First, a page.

Like just about everyone who was able, I stayed home all day yesterday.
I never left the comfort of my office once in fact. Even though I’ve been working from home for over 3 years now, when 50 cm of snow falls in 12 hours, it’s a good idea to stay off the roads.
When I was a kid I used to love snow days.
An unplanned day home from school always presented the best kind of fun. Of course, those were the days before high-speed internet and on-line learning and a snow day really did mean a day off. Today’s kids will never now the nervous anticipation of huddling by the radio waiting for the announcement and the pure joy that followed when the DJ said your school was closed.
“Snow Day!” we’d exclaim and quickly suit up for a day of building snow forts, skiing or playing hockey on the frozen pond.
Never mind the fact that 5 minutes before we would have begged our mothers to keep us home because it was far too cold to go outside. A snow day is a rare and precious commodity not to be wasted indoors.
This snow day fell on what has come to be known as Blue Monday.
The third Monday in January has been identified by mental health experts as the most depressing day of the year. The Christmas lights have been put away, the credit card bills have arrived, it’s cold, and spring, in a good year, is still at least 8 weeks away. Not to mention the fact that we are under yet another lock down and will soon enter our 3rd year with COVID-19 lurking around every corner.
With that in mind I wanted to take a few minutes today to send out some encouragement and give you all a few tips that I have recently adopted to help with your mental health.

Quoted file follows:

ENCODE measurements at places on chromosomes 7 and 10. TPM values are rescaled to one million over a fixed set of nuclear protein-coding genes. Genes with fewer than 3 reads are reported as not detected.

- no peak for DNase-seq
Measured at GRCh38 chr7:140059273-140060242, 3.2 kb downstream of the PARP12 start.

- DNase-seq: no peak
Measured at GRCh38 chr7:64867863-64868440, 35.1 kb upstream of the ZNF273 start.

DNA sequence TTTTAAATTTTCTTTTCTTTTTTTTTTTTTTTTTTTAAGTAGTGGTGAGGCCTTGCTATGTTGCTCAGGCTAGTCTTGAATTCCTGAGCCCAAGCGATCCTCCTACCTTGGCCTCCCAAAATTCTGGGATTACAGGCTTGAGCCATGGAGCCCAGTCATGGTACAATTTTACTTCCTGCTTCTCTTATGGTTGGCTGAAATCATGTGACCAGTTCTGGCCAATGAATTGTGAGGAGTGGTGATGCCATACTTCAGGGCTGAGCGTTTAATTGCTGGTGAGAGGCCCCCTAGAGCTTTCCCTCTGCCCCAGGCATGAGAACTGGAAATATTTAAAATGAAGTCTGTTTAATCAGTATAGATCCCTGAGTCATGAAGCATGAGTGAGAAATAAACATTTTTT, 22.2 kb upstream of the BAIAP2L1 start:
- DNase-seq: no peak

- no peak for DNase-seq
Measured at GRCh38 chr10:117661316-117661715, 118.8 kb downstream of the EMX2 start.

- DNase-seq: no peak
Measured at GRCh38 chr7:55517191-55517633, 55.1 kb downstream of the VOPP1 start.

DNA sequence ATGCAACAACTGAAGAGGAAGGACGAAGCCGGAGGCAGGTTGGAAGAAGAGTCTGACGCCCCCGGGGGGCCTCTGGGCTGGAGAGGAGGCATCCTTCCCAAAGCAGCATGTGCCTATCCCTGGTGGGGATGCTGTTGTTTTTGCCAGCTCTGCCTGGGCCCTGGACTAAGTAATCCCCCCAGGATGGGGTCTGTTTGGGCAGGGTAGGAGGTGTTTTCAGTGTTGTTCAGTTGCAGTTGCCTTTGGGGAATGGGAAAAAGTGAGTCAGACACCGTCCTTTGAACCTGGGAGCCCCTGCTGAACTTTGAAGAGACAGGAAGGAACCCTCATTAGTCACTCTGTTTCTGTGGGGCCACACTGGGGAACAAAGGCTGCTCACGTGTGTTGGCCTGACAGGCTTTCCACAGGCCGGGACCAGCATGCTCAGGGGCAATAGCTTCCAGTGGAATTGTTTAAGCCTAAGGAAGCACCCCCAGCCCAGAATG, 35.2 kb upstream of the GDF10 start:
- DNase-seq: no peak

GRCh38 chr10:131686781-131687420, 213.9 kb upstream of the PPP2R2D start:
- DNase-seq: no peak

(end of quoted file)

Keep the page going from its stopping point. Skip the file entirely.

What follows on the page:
Winter sucks, and COVID sucks more but we don’t have to be miserable for the next 8 weeks.
1 – Go Outside.
I know it’s cold.
I know trudging through waist high snowdrifts is hard.
But trust me, just 15 minutes per day outside will do wonders to help clear your head and open your mind to new possibilities.
Especially if it’s sunny. There is nothing quite like a bright winter day to boost your spirits.
2 – Take vitamin D, and possibly vitamin B as well.
Related to number one, if you just can’t get outside regularly the next best thing is to boost your mood with vitamin D. It’s known as the sunshine vitamin and is produced by your skin when you are exposed to sunlight.
If you aren’t getting enough sun exposure, and let’s face it most of us aren’t during the winter months, you need to supplement.
Vitamin D deficiency has been linked to everything from bone loss to diabetes but in my experience its most noticeable effect is on overall mental health.
Vitamin B on the other hand helps convert food to energy.
By supplementing these two vitamins we can simultaneously raise our mood and feel more energetic thus staving off both depression and lethargy. The two great horsemen of the apocalypse when it comes to mental health.
3 – Reach out and Touch Someone.
Okay, I’m dating myself but who here remembers the AT&T Commercials from the 1980s? Here’s a refresher I found on YouTube:
How about those corded phones?
The point is staying connected with people is a great way to stay positive when your mood starts to darken.
One of the most lasting impacts of this pandemic is going to be the damage it has done to social groups. We were already experiencing declining interest in sports leagues and service clubs prior to the pandemic, and I fear many of those organization may never come back. Humans are social creatures, we need to interact with each other, face to face or at least voice to voice. So, pick up the phone or jump on a video app and call somebody.
They’ll be glad you did and the life you most impact may be your own.
Enjoy the sunny cold – Lauren
PS – Remember, spring is just 63 days away! (That sounds closer than 8 weeks right?)
PPS – Canada Life has extended the deadline for their Term Insurance discount (15% off 10-year term, 10% off all other term) to March 5. Reach out today for a quote.
PPPS – The 2021 RRSP deadline is March 1. Don’t wait to make your contribution and save when it comes to income tax time.